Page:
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Amazon Rainforest Fire- Brazil Bans Setting Fires for 120 Days

Amazon Rainforest  fire

Brazil's government announced on Thursday it planned to ban fires in the Amazon for 120 days, in a meeting with global investors to address their rising concerns over destruction of the rainforest. Amazon deforestation has surged in the past two years under the government of Bolsonaro, who defends opening up the world’s largest rainforest to agriculture and mining.

Vice President Hamilton Mourao told reporters that he invited investors in the video conference to help finance conservation of the forest, but he said they did not commit any funds and want to see results first.

Investors have warned that they will put investments in Brazil on hold, or even pull existing ones out, if the government of right-wing President Jair Bolsonaro does not act to protect the world's largest tropical rain forest that is seen as vital to curb global warming.

Mourao said Brazil was being unfairly criticized over Amazon deforestation, which has surged since Bolsonaro took office last year. The vice president said the government had inherited understaffed environmental agencies.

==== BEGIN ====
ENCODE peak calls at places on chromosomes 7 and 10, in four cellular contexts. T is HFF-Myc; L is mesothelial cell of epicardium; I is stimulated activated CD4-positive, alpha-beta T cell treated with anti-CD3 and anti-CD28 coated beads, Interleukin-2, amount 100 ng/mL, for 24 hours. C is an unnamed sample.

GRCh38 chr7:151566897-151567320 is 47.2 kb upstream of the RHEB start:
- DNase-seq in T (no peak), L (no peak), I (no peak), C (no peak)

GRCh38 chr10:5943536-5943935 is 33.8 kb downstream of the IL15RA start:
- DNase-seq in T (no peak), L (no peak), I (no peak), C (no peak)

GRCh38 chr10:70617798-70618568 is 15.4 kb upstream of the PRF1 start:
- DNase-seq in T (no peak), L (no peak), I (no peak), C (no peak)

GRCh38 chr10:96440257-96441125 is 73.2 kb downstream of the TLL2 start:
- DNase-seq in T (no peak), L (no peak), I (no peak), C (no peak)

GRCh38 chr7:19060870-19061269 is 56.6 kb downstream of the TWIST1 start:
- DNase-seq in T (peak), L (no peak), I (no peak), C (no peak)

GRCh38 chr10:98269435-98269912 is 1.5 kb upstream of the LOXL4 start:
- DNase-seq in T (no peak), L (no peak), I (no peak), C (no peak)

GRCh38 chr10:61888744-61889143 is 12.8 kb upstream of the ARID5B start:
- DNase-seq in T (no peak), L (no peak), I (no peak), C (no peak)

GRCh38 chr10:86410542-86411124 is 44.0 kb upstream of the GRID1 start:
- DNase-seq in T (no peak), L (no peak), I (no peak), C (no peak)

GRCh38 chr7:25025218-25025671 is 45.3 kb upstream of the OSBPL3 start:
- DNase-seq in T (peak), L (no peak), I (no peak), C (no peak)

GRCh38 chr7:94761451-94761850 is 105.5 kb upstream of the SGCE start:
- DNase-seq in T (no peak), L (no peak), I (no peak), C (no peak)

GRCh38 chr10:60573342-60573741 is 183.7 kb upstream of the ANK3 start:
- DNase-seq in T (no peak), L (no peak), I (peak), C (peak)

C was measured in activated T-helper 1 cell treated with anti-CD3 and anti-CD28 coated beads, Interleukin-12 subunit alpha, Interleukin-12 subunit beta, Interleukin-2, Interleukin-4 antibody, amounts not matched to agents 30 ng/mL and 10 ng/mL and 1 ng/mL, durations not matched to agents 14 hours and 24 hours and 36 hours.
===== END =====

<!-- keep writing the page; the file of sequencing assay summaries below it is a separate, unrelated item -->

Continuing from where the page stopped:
Mourao said the government does not have enough personnel to stop outsiders from entering 1 million square kilometres of protected indigenous lands that are being increasingly invaded by illegal loggers and gold miners.

Public health experts and anthropologists fear the invaders are spreading coronavirus that could decimate Amazon tribes.

The Brazilian government has started new talks with donors Norway and Germany on the Amazon Fund and he expects they will overcome differences over policy that last year stalled funding of sustainability projects.

Agriculture minister ,Tereza Cristina said that, "Foreign investors were worried that a bill granting title to land in the Amazon that is currently under consideration in Congress would increase deforestation. She said that was a distortion".

Mourao said the decree banning fires for 120 days would be issued next week.

In early June, Amazon Environmental Research Institute, known as Ipam, warned that an area 11 times the size of New York City could be incinerated in the dry season. In June, the first month of the dry season, fires in this biome rose to a 13-year high, National Institute for Space Research data show. In Pantanal, the world’s largest wetland area, the number of fires this year through June is more than the double all of those recorded last year.

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